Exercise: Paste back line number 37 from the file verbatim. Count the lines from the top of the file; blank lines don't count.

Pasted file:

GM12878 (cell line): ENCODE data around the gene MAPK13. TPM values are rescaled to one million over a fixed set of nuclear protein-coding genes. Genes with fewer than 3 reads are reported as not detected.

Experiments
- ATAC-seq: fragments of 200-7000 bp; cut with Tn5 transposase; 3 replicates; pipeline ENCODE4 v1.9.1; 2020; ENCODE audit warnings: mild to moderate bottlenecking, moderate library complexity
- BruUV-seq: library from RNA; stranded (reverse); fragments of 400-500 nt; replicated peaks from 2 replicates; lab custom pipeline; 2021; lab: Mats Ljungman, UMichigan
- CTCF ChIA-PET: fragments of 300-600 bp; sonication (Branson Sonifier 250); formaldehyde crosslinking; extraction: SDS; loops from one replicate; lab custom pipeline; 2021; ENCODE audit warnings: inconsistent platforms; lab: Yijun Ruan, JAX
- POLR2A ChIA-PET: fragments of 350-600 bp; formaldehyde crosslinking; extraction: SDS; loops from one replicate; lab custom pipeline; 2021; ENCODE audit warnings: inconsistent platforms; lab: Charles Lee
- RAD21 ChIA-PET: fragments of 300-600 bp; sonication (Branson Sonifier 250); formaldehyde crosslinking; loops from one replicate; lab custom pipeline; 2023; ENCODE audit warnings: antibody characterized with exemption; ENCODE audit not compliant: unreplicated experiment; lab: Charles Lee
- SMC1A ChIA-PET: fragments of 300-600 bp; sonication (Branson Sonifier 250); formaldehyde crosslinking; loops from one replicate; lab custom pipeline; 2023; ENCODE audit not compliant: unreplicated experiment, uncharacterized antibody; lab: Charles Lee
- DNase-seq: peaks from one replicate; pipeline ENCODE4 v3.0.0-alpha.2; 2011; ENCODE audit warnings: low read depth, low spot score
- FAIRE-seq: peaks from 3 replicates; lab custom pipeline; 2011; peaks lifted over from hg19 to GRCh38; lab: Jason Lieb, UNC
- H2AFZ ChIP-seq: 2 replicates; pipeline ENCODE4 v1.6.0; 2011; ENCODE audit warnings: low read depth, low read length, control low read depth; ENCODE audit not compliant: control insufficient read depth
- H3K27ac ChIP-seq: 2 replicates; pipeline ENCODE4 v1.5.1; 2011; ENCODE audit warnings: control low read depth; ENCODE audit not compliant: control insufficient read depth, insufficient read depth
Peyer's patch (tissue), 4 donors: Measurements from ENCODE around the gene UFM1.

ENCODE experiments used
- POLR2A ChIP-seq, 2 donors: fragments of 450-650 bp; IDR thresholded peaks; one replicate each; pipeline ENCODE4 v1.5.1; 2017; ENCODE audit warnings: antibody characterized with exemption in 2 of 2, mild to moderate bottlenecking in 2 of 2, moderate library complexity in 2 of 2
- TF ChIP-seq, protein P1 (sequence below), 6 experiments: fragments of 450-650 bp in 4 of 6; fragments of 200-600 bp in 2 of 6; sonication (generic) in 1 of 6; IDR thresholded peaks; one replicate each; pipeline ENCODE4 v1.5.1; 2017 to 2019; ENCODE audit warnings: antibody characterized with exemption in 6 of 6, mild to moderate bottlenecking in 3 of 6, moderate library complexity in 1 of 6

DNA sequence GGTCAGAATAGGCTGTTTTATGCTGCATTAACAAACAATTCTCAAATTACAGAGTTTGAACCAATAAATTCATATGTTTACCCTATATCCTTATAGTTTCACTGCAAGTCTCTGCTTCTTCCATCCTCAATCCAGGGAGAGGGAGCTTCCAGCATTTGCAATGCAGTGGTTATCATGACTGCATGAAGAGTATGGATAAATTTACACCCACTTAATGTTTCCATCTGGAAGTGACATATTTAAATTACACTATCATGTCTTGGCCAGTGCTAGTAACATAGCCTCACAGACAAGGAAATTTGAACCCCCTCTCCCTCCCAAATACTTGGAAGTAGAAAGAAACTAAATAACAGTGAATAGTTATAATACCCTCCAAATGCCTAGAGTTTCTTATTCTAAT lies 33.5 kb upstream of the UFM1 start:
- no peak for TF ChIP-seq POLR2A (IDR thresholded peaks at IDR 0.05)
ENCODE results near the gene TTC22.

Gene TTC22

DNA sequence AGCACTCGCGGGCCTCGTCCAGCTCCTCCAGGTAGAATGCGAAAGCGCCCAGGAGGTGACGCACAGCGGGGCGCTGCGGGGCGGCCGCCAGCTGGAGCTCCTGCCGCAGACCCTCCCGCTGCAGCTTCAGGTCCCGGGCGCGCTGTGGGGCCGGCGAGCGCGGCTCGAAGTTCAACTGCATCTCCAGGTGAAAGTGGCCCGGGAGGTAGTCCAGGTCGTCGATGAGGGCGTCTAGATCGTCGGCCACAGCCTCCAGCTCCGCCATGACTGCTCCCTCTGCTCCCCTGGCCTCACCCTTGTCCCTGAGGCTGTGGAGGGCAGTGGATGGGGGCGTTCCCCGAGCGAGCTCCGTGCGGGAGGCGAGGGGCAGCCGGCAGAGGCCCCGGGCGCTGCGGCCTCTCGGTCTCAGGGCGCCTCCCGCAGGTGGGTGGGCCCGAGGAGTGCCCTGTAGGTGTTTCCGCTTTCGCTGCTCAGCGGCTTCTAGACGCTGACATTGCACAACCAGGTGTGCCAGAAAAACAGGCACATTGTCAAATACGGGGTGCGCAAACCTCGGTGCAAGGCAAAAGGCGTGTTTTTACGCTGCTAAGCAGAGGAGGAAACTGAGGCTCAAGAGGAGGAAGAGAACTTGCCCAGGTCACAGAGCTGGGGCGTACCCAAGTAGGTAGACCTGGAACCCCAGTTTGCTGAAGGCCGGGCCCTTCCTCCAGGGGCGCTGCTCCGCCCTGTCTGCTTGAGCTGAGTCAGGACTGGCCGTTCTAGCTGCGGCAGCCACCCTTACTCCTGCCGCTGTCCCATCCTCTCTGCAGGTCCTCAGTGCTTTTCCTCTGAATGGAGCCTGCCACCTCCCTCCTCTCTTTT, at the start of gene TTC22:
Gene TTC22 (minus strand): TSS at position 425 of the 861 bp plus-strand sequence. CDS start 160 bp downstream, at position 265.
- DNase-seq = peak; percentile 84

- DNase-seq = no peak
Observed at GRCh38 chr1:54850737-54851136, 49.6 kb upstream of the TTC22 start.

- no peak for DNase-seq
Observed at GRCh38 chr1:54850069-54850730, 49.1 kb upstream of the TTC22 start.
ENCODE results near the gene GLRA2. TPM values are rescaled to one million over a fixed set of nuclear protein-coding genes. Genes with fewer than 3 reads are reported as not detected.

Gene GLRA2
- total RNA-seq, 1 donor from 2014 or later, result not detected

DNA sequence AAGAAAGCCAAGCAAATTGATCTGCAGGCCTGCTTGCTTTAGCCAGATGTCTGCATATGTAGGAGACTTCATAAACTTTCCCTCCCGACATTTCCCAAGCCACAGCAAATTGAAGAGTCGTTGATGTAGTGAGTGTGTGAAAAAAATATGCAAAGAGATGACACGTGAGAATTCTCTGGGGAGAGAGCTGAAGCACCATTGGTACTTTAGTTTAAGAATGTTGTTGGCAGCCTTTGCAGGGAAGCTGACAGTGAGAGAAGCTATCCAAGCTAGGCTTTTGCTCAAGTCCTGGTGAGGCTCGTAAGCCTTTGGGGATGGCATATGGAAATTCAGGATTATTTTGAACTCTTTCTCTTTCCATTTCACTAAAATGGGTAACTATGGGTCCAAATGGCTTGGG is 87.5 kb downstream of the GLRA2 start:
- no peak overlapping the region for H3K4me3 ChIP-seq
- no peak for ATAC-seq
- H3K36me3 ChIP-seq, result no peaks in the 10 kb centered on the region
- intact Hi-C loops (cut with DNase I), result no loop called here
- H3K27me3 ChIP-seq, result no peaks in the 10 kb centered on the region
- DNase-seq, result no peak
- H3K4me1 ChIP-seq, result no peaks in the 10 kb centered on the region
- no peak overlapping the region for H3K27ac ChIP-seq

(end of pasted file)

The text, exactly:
- DNase-seq, result no peak